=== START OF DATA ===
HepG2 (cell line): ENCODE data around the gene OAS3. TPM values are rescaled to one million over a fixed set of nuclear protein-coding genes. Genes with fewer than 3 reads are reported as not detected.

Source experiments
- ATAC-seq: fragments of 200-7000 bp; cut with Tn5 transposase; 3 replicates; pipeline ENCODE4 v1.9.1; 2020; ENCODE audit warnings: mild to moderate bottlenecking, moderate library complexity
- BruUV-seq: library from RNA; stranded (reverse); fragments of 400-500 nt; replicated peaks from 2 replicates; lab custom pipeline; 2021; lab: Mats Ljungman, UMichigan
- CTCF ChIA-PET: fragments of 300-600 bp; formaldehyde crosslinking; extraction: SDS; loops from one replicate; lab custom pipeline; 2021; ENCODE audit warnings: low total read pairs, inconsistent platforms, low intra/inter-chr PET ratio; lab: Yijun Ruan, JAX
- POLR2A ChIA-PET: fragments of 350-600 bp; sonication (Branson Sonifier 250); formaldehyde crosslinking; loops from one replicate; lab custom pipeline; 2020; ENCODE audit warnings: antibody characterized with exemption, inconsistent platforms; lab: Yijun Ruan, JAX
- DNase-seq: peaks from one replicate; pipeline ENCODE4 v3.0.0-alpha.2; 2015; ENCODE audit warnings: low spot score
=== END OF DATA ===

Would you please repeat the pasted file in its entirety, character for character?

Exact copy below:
HepG2 (cell line): ENCODE data around the gene OAS3. TPM values are rescaled to one million over a fixed set of nuclear protein-coding genes. Genes with fewer than 3 reads are reported as not detected.

Source experiments
- ATAC-seq: fragments of 200-7000 bp; cut with Tn5 transposase; 3 replicates; pipeline ENCODE4 v1.9.1; 2020; ENCODE audit warnings: mild to moderate bottlenecking, moderate library complexity
- BruUV-seq: library from RNA; stranded (reverse); fragments of 400-500 nt; replicated peaks from 2 replicates; lab custom pipeline; 2021; lab: Mats Ljungman, UMichigan
- CTCF ChIA-PET: fragments of 300-600 bp; formaldehyde crosslinking; extraction: SDS; loops from one replicate; lab custom pipeline; 2021; ENCODE audit warnings: low total read pairs, inconsistent platforms, low intra/inter-chr PET ratio; lab: Yijun Ruan, JAX
- POLR2A ChIA-PET: fragments of 350-600 bp; sonication (Branson Sonifier 250); formaldehyde crosslinking; loops from one replicate; lab custom pipeline; 2020; ENCODE audit warnings: antibody characterized with exemption, inconsistent platforms; lab: Yijun Ruan, JAX
- DNase-seq: peaks from one replicate; pipeline ENCODE4 v3.0.0-alpha.2; 2015; ENCODE audit warnings: low spot score